Many years later, St John dictates his gospel, of Jesus, the light coming into the darkness of the world. John has had decades in which to reflect on the meaning of Jesus’ life and ministry, so he chooses very carefully the stories that he tells. But how best to begin? Not in Jerusalem, the seat of worship and of power, as we might expect. The first of Jesus’ sign that John records takes place at a simple country wedding. But in the lives of the couple who wed, this is a critical day. Without Jesus’ help, it could end in a disaster.
Even listening to all this, you might not be able to take your mind off the political machinations of the past week. If you are interested in such things, you will have been avidly following the events unfolding in Westminster. If you are not, and you’ve spent the week trying to avoid the news broadcasts, then the last thing you want on a Sunday morning is a sermon about Brexit.
But it is a bit of a crisis, whether or not we concern ourselves with the detail. Our relationship with neighbouring countries is about to change radically, but after two years of negotiations, we have no idea how, nor what the change will mean for us.
We could wring our hands. We could attribute blame – there are many possible targets for our accusations. We could proclaim loudly, to whomever will listen, that quite clearly, the way I see things is the only way forward; and if everyone else would just shut up and listen, there might yet be a way out of this mess.
Or: we could try to offer hope. Because offering hope is what God’s people do. Into the disappointment of his people’s return from their exile, the prophet offers a vision of God far greater than have yet been able to see. The hope of a God who delights in his people, and longs for them to shine as a light to all the nations of the earth.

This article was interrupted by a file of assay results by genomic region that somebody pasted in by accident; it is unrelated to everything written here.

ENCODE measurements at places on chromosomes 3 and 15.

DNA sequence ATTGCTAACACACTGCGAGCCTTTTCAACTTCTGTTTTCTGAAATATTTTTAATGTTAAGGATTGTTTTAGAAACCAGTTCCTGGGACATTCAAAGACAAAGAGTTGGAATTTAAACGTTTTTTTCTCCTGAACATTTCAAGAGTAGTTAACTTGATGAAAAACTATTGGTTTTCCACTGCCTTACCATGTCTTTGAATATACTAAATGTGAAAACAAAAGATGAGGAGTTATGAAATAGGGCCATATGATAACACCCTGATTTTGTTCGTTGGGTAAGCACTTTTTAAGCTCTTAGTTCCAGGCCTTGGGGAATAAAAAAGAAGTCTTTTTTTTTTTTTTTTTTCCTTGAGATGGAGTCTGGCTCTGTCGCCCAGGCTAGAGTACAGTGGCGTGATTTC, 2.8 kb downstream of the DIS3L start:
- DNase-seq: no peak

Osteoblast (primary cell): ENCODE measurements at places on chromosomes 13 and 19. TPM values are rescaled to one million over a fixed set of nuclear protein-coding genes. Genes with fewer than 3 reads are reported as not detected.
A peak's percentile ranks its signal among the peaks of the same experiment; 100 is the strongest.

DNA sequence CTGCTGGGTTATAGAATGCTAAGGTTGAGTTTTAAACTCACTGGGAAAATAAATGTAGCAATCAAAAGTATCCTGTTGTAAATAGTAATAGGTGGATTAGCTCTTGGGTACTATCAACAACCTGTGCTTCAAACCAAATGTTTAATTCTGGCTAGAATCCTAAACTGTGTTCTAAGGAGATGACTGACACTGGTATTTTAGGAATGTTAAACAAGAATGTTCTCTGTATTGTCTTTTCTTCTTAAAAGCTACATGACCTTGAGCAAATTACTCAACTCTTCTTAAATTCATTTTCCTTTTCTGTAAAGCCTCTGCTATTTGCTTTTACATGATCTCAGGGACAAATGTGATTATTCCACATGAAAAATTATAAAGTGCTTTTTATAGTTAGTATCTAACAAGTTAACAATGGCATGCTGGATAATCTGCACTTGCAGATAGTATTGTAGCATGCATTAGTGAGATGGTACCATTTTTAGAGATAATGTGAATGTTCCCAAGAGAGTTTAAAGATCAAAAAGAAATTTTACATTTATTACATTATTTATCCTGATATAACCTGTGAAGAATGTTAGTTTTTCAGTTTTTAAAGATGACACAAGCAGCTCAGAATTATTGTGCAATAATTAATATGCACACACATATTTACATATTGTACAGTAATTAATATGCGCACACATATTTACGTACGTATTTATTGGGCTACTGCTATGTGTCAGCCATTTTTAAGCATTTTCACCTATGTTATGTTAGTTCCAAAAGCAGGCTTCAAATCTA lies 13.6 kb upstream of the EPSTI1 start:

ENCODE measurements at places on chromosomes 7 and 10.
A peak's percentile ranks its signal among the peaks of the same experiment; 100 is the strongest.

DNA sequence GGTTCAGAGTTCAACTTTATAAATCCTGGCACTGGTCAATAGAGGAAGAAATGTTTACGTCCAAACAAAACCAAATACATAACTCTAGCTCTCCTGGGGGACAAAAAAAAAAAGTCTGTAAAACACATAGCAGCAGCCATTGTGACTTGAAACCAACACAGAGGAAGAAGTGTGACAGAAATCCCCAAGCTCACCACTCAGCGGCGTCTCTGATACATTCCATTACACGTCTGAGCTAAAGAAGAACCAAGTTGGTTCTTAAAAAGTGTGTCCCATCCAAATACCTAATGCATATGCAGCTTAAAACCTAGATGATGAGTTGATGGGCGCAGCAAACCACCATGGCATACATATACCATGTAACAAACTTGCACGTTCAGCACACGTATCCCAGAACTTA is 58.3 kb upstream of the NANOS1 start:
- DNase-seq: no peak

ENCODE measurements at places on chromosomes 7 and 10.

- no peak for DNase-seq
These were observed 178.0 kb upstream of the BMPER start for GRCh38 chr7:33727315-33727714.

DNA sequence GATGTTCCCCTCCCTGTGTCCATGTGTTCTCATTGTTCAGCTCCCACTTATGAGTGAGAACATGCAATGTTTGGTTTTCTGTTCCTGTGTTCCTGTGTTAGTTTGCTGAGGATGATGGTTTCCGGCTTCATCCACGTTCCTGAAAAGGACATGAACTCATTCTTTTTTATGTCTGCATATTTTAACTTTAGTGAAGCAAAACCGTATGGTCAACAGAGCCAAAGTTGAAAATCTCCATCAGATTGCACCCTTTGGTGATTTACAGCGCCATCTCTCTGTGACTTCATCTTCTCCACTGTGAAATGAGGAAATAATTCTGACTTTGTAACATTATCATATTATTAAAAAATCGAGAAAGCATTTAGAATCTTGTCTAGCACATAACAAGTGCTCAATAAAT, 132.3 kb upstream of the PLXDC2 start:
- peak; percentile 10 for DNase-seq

Into the impending divisions of the Church in Corinth, Paul pours the oil of reconciliation. He points the Corinthians to the unity they have in their faith. The diversity that they see is an expression of richness, not division. The Holy Spirit is making all kinds of things possible through the new faith that they share. And he is about to hold before them a still more excellent way, as he sets down the great hymn of love that we know as 1 Corinthians 13. Faith and love remain, he will tell them, and with them, hope.
And into the darkness of a broken world, St John shines the hope of the light of Christ, who offers the wine of abundant life. There is a limit to what we can know of a God who is far off. There is a limit to what he can understand of what it is like to be us; to live with the limitations that we live with, the temptations that we face, the failures that drag us down. Jesus comes, to live this life that we do, but also to transform it.
Hope is on offer in each of our readings this morning. Hope for the forlorn, that God is bigger than they imagine. Hope for the divided, that tolerance, reconciliation and love are still possible, and valuable. Hope for those who cannot see any way forward, that God knows understands what this is like.
We too can offer hope. Not the hope that the Brexit crisis can be simply solved. But hope that we can retain our humanity while we live and work through it.